Item description for First and Second Thessalonians (Sacra Pagina Series) by Earl J. Richard, Daniel J. Harrington & Donald P. Senior...
Overview This study provides a new translation of each section of the canonical text, explains in notes the pertinent textual and linguistic features of the text, and then offers in a series of interpretive messages a literary, rhetorical, and thematic ananlysis of the biblical documents. The constant concern of this commentary is to provide assistance to modern readers in discerning the relationship between the authors and their intended readers.
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Studio: Liturgical Press
Est. Packaging Dimensions: Length: 1.5" Width: 6.25" Height: 9.5" Weight: 2 lbs.
Release Date Feb 1, 2000
Publisher Liturgical Press
Series Sacra Pagina
ISBN 081465813X ISBN13 9780814658130
Availability 0 units.
More About Earl J. Richard, Daniel J. Harrington & Donald P. Senior
Earl J. Richard is professor of New Testament at Loyola University in New Orleans. He holds graduate degrees in biblical studies from Ottawa University, Johns Hopkins, and The Catholic University of America in Washington. He is the author of Jesus: One and Many and is editor and contributor to New Views on Luke and Acts. He is past president of the Society of Biblical Literature (southeast region) and a member of the Catholic Biblical Association.
Reviews - What do customers think about First and Second Thessalonians (Sacra Pagina Series)?
Solid - Not Exceptional Feb 27, 2010
First and Second Thessalonians by Earl Richard is an installment in the recent Sacra Pagina Series of Catholic New Testament commentaries. The following comments are offered for potential purchasers.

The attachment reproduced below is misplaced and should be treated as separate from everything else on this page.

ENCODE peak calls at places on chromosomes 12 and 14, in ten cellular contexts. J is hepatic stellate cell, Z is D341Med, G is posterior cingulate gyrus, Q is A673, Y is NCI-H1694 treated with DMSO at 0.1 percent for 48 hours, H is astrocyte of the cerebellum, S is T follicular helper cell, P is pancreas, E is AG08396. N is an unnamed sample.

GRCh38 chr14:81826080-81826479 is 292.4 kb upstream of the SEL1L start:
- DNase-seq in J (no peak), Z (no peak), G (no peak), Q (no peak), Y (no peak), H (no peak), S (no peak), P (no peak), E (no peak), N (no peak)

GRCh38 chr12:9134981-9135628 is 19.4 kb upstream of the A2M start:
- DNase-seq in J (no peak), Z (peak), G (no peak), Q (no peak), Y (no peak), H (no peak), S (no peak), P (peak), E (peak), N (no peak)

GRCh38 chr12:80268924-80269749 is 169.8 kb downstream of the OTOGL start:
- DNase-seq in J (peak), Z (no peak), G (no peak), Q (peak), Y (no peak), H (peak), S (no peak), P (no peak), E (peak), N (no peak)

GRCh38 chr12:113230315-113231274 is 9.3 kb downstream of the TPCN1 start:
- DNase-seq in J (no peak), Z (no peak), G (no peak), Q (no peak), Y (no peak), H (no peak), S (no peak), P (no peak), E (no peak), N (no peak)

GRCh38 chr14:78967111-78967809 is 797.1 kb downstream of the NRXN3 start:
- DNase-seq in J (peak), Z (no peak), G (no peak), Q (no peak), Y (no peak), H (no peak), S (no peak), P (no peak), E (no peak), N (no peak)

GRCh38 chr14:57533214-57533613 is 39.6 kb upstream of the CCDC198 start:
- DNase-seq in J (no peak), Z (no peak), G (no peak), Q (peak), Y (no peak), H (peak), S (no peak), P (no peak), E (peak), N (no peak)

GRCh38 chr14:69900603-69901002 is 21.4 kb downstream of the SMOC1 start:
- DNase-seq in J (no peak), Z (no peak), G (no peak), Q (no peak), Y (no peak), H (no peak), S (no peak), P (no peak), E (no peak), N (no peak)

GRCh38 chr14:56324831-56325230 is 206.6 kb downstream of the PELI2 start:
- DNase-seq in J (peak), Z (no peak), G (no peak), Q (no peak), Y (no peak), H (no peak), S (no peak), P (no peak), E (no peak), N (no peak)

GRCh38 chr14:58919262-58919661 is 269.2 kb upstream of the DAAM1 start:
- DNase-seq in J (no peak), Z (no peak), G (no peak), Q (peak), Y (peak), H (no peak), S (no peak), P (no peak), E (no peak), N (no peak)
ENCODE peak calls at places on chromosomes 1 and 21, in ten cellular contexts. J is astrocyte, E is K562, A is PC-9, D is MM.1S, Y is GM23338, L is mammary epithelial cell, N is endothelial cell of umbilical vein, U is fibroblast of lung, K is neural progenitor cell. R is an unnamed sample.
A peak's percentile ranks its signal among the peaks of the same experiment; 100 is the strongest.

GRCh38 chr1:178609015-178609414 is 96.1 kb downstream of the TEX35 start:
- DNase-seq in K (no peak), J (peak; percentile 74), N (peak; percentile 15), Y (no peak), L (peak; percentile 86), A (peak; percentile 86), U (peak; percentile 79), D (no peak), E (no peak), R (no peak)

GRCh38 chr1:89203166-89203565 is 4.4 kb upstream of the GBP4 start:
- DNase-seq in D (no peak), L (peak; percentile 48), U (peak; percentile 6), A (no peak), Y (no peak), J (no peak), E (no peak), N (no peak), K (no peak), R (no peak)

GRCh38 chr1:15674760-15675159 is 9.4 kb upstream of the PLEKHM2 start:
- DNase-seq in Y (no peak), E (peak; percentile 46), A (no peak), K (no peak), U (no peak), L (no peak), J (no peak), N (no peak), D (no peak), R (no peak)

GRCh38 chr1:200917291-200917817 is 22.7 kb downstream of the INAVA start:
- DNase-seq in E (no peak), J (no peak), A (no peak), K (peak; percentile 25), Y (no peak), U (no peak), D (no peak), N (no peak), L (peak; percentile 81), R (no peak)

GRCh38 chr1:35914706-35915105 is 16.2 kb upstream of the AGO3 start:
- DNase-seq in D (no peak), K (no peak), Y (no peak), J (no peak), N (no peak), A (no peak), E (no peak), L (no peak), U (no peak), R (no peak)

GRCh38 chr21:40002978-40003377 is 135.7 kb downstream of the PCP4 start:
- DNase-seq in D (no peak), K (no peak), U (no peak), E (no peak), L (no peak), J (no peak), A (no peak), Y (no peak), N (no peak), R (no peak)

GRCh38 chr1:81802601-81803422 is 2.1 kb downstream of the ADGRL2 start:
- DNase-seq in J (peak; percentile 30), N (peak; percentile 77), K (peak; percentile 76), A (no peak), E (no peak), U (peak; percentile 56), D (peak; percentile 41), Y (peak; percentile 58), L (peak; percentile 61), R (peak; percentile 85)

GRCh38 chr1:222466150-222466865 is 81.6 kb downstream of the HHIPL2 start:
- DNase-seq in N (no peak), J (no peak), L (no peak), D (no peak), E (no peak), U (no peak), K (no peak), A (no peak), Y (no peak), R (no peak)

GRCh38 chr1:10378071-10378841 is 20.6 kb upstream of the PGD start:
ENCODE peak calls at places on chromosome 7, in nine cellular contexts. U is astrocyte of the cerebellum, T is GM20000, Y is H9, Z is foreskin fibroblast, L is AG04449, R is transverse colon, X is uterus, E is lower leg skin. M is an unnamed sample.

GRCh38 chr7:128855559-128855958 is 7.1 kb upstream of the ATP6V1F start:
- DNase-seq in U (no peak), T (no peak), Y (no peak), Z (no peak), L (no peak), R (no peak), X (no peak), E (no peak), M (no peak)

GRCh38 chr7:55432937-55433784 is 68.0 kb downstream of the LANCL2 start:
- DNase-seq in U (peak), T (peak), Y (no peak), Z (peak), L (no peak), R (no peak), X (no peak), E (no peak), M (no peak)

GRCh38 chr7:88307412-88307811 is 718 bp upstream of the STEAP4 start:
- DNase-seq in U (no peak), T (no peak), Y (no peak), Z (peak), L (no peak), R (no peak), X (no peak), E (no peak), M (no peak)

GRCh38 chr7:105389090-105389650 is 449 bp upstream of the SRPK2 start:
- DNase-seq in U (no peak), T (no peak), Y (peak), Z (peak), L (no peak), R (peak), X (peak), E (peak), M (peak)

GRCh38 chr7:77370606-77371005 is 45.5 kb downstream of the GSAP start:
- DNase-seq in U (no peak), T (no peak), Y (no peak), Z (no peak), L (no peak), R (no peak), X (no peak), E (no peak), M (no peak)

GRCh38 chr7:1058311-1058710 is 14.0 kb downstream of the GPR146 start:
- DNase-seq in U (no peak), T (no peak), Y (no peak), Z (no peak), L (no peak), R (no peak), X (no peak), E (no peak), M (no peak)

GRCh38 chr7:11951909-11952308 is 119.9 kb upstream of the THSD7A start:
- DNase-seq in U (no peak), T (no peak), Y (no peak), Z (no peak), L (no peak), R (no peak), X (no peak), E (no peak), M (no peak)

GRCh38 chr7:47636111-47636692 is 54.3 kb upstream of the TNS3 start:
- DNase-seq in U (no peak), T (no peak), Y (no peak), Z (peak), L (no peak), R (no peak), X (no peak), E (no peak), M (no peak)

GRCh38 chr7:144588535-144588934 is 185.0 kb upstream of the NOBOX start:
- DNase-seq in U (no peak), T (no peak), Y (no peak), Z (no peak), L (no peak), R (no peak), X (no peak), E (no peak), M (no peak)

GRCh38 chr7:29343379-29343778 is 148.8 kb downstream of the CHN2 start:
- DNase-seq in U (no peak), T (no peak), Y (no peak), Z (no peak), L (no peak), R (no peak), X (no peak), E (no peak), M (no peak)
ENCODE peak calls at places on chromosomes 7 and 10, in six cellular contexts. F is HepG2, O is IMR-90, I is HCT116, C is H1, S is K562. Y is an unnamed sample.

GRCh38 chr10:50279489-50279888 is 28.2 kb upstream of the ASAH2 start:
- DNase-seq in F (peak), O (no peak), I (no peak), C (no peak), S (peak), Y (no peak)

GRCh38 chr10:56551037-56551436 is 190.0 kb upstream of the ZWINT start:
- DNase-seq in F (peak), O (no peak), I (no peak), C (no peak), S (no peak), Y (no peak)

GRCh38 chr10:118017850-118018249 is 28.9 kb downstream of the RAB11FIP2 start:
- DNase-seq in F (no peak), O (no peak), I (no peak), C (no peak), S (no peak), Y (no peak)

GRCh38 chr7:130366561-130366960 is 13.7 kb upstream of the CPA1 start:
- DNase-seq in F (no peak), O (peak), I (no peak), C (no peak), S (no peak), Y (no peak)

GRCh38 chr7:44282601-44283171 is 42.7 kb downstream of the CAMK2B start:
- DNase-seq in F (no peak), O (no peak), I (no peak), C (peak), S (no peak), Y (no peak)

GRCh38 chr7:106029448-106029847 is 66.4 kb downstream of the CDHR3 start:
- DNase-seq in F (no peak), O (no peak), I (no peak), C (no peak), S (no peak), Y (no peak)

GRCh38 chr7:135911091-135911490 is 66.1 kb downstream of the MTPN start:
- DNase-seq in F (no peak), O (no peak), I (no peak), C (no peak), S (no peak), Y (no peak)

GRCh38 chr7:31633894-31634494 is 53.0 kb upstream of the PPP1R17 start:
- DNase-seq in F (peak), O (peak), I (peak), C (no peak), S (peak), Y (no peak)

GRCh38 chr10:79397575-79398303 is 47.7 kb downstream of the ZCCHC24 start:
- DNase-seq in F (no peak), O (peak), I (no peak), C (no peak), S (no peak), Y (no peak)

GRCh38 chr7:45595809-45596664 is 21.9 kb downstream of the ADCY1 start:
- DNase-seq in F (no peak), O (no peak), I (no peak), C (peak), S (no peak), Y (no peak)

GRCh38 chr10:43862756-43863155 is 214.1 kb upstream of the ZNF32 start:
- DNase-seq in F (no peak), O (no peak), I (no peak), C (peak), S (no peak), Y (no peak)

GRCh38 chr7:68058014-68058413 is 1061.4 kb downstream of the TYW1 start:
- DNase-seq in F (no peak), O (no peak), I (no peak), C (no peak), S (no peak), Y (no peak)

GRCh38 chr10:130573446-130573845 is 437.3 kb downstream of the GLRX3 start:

From an overall perspective I would situate this commentary on the liberal side of mainstream contemporary scholarship. In the traditional view both of these documents represents integral epistles authored by Paul in the 50-52 C.E time frame. In contrast, Russell posits that the document we refer to as First Thessalonians represents a conflation of two of Paul's letters dating from the mid-40s with some significant interpolations (additions), most notably 2:13-16. While with regard to Second Thessalonians he adopts a pseudonymous view of authorship and dates it from the late first century. His arguments in support of these positions, while not radical, are not compelling. In particular, the argument for significant latter redaction (conflation and additions) with regard to First Thessalonians has little force. Is there any good textual evidence or support in the tradition for these claims? Additionally, it strikes me that such radical textual revision may not have been as easy of some contemporary scholars contend.
From a structural standpoint the text follows the model of earlier commentaries in the Sacra Pagina series; original translation - notes - commentary. Though I have no difficulty with this structure it does make for a dry and somewhat repetitive book if read through from start to finish - granted many readers do not use commentaries in this manner. Additionally, while I respect the effort entailed in crafting a new and unique translation, I am increasingly skeptical of the value of such translations. Clearly, the exercise is valuable for the exegete, causing them to move slowly and grapple with nuances within the text. That said, the resultant eclectic translations are generally inferior to those produced by groups of leading scholars (the various existing Bible versions). Perhaps a more helpful approach would be to work with a given translation, and highlight points of contention or ambiguity. On a positive note the text is relatively inexpensive and the physical quality (binding, layout) of the book is of a high standard.
Overall, while a solid academic work it strikes me as largely a period -piece; a tad too influenced by current ecumenical and academic thought to become a classic. As a result, I would give it only a modest recommendation. For the general reader seeking an overview of First and Second Thessalonians I might suggest a good New Testament introduction (e.g. Brown or Carson). With respect to alternative commentaries those by Fee, Morris and Bruce may be worth a look.